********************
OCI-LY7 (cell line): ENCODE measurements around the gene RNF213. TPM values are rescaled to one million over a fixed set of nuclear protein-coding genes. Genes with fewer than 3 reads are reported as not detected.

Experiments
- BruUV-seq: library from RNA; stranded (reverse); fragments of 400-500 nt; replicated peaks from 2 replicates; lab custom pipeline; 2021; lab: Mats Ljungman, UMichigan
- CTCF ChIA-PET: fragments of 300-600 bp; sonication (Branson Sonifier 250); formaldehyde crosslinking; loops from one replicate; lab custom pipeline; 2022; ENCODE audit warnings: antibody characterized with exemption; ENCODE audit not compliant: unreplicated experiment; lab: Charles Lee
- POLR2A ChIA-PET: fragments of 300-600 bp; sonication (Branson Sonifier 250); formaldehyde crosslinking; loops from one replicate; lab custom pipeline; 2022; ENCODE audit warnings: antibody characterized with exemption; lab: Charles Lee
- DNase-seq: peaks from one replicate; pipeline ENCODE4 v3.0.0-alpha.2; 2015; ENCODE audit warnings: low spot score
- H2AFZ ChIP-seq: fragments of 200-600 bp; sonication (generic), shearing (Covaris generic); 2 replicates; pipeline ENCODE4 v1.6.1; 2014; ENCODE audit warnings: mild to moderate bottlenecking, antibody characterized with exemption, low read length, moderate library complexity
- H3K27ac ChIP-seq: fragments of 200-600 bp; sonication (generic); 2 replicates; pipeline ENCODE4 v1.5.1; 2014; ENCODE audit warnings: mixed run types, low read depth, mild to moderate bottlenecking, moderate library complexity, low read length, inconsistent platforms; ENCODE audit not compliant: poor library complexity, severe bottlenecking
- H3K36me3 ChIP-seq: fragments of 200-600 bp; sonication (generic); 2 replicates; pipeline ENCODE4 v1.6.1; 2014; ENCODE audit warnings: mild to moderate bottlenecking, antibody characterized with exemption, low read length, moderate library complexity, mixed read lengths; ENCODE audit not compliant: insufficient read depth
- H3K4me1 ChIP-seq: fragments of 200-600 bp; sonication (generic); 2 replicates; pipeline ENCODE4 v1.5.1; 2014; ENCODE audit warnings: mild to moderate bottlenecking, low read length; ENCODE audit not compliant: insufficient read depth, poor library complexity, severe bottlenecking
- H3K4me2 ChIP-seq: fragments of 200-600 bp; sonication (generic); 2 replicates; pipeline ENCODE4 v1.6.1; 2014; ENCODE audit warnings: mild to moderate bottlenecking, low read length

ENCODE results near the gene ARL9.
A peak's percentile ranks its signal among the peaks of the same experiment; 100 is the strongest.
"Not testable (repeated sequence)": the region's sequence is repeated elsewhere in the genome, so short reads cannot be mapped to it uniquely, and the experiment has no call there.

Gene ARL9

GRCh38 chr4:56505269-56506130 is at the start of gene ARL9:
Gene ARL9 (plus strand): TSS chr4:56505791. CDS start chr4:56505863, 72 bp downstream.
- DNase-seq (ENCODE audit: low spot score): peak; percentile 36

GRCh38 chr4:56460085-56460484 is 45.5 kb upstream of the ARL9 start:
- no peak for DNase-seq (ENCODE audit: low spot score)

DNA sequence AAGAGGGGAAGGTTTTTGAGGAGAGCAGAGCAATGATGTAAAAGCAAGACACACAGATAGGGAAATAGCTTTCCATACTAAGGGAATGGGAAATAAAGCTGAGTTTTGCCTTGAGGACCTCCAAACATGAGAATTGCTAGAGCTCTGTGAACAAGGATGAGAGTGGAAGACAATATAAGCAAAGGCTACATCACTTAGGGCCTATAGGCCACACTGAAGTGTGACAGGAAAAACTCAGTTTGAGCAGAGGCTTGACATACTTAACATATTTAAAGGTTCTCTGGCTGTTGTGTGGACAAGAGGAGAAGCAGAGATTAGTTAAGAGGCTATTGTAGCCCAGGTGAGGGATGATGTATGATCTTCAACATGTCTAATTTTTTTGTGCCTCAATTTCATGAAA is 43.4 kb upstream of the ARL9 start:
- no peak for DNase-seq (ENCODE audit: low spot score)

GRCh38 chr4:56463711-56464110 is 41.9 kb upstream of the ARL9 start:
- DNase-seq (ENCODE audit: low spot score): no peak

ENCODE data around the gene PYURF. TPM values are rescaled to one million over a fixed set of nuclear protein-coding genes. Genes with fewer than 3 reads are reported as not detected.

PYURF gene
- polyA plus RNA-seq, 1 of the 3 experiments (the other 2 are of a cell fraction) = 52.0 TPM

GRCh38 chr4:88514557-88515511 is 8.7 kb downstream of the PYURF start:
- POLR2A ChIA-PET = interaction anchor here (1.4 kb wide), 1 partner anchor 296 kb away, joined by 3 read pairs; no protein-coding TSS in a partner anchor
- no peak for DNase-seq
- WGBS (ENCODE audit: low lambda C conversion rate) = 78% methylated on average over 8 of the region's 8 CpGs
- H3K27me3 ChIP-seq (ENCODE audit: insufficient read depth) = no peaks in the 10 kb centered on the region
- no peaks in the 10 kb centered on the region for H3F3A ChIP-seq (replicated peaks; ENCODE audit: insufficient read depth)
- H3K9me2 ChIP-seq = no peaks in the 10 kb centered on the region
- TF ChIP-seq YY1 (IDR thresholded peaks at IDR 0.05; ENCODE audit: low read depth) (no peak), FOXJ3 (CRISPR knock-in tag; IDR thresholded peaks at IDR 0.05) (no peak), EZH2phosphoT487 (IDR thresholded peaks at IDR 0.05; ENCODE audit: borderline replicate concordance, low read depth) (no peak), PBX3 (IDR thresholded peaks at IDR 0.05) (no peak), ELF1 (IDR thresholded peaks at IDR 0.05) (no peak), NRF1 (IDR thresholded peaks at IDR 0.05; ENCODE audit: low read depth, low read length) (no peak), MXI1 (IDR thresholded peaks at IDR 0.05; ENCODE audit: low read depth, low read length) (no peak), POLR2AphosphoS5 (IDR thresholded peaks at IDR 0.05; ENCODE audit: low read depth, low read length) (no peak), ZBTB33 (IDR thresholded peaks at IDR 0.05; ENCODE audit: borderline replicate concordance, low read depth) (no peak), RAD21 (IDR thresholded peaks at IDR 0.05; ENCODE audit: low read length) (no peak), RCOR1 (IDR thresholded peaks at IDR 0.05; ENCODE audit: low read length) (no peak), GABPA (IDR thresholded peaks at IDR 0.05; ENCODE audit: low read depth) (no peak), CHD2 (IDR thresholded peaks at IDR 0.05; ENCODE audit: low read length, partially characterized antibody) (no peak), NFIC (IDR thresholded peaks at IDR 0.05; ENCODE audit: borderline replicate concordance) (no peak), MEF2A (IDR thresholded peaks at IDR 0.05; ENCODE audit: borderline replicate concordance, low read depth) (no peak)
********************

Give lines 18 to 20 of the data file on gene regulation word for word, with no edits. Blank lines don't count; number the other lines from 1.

- DNase-seq (ENCODE audit: low spot score): peak; percentile 36

GRCh38 chr4:56460085-56460484 is 45.5 kb upstream of the ARL9 start:
- no peak for DNase-seq (ENCODE audit: low spot score)